• Keep picking peas and beans as the more you pick the more pods will form.
  • Order spring bulbs to make sure you get your pick of the varieties.
  • Shorten the long whips growth on Wisteria back to five or six leaves.
  • Sow quick maturing salad crops for an autumn crop.
  • Water rhododendrons and camellias with rain water to encourage the formation of next year’s flower buds to form.
  • Collect seed from hardy annuals.
  • Support branches of fruit trees that are heavy with fruit.
  • Prune summer fruiting raspberries. Cut back woody canes at ground level when the plant has finished cropping. Tie in six to eight healthy new canister plant and remove any excess ones to allow air movement through the plant.
  • Leave grass piles for worms. when you have finished mowing tuck a pile out of sight beneath shrubs attract more worms to your garden.
  • Damp down your greenhouse on hot days.
  • Lift and dry onions.
  • Summer prune espalier apples. Cut back side shoots growing directly from the horizontal branches three or four leaves above the basal cluster.
  • Give wildflower areas a summer hay cut. Leave the cut material for a day or two to allow the seeds to drop, then rake it up and remove into help reduce soil fertility.
  • Top up ponds.
  • Trim conifer hedges. Trim green foliage tightly but don’t cut into the brown wood as it won’t regrow. Check for active bird’s nests before trimming.

Gardening jobs for July

  • Prune deciduous Magnolias. If this is done at other times of the year it can cause plant bleeding.
  • Use grey water from baths sinks and showers within 24 hours for flowering plants, not edibles.
  • Prune early summer flowering shrubs.
  • Sw cabbages.
  • Keep on top of weeds by hoeing on a dry day.
  • Remove fruit tree suckers as close to the soil as possible.
  • Do not water the lawn! It will recover once rain starts again.
  • Prune gooseberries and currants.
  • Take cuttings of penstemon, lavender and salvias.
  • Leave some nettles for food for caterpillars of butterflies such as the Red Admiral.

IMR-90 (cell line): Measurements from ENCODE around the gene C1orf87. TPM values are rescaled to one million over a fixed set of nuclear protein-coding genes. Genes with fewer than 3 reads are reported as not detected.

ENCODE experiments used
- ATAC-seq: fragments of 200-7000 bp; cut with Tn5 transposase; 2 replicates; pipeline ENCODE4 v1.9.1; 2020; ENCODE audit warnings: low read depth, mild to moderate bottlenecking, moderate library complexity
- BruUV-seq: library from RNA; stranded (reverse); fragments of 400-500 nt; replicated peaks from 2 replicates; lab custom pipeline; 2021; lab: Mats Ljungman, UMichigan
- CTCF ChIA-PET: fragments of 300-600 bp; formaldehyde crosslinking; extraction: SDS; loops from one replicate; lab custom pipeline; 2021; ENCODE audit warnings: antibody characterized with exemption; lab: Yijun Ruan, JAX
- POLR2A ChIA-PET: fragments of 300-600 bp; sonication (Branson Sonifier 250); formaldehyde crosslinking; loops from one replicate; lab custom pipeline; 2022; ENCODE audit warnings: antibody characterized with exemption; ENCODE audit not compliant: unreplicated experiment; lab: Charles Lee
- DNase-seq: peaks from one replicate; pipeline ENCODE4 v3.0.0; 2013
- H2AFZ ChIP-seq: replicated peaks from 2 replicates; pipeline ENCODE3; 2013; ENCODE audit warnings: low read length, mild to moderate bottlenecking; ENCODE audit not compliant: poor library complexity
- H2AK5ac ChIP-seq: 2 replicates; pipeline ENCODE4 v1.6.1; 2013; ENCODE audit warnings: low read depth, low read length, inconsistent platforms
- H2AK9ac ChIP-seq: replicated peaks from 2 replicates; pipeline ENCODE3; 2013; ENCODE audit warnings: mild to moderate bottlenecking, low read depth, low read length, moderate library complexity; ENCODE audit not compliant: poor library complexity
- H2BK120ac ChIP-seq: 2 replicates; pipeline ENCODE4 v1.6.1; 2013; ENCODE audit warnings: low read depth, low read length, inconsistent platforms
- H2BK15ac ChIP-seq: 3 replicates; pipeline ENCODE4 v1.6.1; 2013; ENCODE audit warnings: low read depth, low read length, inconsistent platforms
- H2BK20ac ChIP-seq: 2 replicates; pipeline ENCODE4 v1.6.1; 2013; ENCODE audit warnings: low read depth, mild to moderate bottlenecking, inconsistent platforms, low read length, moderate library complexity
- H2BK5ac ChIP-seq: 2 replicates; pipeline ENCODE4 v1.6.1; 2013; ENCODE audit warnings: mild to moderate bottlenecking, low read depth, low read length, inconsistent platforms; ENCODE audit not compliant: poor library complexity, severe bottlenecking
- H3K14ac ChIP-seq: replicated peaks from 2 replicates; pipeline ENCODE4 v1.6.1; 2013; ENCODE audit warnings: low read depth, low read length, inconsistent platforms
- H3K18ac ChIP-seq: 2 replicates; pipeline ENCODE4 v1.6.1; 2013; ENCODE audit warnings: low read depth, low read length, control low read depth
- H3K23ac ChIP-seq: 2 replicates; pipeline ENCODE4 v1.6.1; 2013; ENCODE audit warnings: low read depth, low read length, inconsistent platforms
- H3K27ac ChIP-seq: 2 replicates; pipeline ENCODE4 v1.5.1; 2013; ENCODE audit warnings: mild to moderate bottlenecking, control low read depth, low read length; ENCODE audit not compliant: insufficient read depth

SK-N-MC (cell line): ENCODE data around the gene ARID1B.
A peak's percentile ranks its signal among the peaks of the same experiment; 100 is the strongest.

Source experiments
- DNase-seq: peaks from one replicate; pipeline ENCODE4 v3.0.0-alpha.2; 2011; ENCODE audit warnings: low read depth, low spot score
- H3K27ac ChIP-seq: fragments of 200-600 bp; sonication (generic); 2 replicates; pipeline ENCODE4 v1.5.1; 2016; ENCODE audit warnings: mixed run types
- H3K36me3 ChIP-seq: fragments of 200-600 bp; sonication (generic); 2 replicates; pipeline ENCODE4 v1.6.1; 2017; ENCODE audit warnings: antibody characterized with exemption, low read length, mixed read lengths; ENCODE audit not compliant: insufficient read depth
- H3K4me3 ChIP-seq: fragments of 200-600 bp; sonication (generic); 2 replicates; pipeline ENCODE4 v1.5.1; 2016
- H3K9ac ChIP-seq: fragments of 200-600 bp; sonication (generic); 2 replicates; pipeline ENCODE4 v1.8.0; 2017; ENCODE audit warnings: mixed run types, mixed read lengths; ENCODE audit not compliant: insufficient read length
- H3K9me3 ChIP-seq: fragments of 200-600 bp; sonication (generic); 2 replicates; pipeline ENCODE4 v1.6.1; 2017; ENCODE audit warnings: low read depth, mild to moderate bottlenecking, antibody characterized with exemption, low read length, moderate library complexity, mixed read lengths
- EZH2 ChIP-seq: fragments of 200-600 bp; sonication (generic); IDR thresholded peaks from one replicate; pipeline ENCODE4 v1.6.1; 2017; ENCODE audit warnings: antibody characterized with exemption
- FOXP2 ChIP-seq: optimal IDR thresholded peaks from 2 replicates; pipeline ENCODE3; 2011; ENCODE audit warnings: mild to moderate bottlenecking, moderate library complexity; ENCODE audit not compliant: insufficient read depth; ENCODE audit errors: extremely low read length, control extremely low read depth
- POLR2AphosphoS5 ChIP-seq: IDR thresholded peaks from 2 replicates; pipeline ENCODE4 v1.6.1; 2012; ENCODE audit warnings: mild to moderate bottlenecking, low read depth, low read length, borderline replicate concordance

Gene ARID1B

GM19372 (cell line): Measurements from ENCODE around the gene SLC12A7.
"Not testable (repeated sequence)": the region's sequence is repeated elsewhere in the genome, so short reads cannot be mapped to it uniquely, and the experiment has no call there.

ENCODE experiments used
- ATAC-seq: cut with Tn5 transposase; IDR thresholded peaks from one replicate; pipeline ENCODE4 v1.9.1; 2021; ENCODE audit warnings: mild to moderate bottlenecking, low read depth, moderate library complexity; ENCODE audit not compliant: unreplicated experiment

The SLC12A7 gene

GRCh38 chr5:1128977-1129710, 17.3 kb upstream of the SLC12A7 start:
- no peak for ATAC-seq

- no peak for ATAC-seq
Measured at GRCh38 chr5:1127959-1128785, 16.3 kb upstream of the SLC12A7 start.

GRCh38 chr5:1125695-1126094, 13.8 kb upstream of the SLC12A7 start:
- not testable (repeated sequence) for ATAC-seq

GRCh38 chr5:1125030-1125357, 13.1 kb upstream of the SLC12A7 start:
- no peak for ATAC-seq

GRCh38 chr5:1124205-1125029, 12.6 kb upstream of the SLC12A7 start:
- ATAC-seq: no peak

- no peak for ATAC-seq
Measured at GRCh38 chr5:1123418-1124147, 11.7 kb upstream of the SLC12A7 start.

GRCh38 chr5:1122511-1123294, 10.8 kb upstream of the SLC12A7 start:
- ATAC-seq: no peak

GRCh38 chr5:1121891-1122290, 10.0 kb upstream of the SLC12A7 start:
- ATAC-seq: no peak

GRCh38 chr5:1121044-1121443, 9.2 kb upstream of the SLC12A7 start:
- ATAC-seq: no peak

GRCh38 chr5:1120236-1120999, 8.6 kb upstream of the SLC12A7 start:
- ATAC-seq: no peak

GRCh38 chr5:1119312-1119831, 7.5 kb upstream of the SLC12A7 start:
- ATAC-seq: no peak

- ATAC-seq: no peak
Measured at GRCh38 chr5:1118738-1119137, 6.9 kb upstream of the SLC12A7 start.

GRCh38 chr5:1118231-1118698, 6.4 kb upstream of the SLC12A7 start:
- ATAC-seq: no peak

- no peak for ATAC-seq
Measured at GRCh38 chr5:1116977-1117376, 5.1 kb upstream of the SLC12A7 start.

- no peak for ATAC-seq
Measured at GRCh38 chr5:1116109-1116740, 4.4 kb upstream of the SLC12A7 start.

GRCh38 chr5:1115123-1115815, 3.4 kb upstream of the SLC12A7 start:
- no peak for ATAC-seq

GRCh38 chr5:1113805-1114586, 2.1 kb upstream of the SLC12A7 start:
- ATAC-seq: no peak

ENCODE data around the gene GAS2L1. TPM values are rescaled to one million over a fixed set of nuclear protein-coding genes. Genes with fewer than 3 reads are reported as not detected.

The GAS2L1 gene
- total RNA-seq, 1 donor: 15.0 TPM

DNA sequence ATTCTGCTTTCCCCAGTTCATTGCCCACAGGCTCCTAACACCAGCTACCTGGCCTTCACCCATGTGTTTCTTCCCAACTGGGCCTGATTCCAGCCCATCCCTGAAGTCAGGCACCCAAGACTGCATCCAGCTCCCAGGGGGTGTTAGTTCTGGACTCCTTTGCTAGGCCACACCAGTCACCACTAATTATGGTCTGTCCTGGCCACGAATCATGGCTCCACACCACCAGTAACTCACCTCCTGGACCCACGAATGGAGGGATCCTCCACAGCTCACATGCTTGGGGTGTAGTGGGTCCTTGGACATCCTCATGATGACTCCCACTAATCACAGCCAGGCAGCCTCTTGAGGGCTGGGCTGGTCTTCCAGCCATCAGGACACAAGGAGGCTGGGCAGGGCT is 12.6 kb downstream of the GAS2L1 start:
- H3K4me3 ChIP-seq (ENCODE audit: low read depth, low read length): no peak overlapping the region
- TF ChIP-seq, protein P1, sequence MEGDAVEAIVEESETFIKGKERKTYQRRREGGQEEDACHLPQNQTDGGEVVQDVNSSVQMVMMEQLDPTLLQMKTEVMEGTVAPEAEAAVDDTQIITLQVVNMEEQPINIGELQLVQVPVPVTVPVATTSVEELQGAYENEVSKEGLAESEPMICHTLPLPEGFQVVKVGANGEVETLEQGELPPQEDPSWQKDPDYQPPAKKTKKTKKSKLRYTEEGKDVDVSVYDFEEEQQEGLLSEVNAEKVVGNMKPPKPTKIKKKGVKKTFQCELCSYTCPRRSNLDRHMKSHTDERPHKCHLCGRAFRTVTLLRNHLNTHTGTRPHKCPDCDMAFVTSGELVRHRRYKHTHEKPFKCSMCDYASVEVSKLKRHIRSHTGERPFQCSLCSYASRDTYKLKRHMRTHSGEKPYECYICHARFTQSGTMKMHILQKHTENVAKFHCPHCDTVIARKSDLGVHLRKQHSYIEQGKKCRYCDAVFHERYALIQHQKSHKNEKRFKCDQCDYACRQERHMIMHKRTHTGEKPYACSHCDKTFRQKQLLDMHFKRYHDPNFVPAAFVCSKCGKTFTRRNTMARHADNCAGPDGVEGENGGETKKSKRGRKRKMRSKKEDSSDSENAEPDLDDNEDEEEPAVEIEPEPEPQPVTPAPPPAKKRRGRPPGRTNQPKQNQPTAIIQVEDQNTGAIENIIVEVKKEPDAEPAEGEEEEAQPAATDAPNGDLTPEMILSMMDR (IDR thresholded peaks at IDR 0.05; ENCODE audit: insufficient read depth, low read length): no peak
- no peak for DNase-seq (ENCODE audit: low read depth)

• Give newly planted trees and shrubs a drink. A good soaking is better than little and often.
  • Water celery, fennel and celeriac.
  • Cut back hardy geraniums, which will give you a second flush of flowers later in the year.
  • Deadhead bedding plants.
  • Tie in climbers.

Gardening Jobs for June

Shade out your greenhouse. Open up doors and windows and on very hot days hose down the floor

Plant young sweetcorn plants in blocks rather than rows as it is pollinated by wind

Harvest early potatoes when flowers open or buds drop. Tubers are ready to harvest when they are the size of hens’ eggs

Boost your sweet peas. Keep feeding and tying in your sweet peas. Frequent deadheading will provide you more flowers

Take softwood cuttings. Young growth makes great softwood cuttings at this time of year, rooting readily. Take non flowering shoots up to 10cm long from deciduous shrubs such as fuchsias, mopped hydrangeas and mock orange

Raise mower blades in drought if you have a traditional lawn. This will help the lawn become more drought resistant, encouraging deeper rooting of the grass

Chop early perennials. After flowering, cut Oriental poppies, lupins and delphiniums back to the base for a new flush of foliage and , potentially, more flowers

Feed tomatoes. Use a high potassium(potash) feed once the flowers start to set.

Stake floppy flowers such as delphiniums and sunflowers

Sow kale, calabrese, spring cauliflower, Savoy cabbage, turnips and kohl Rabi for autumn and winter harvests

Mid June to mid July is the ideal time to sow Florence fennel.

Courgettes, pumpkins and marrows can be sown directly outdoors in warmer parts of the country in early June. Choose a sunny site and add plenty of organic matter

Lettuce and other salad leaves. Keep sowing small amounts every few weeks. in mid summer leafy salad crops may do better in part shaded spots, as hot dry weather can lead to bitter tasting leaves

French and runner beans can be sown directly into the soil or in small pots ready to plant out in a few weeks. For climbing beans, put supports in place first.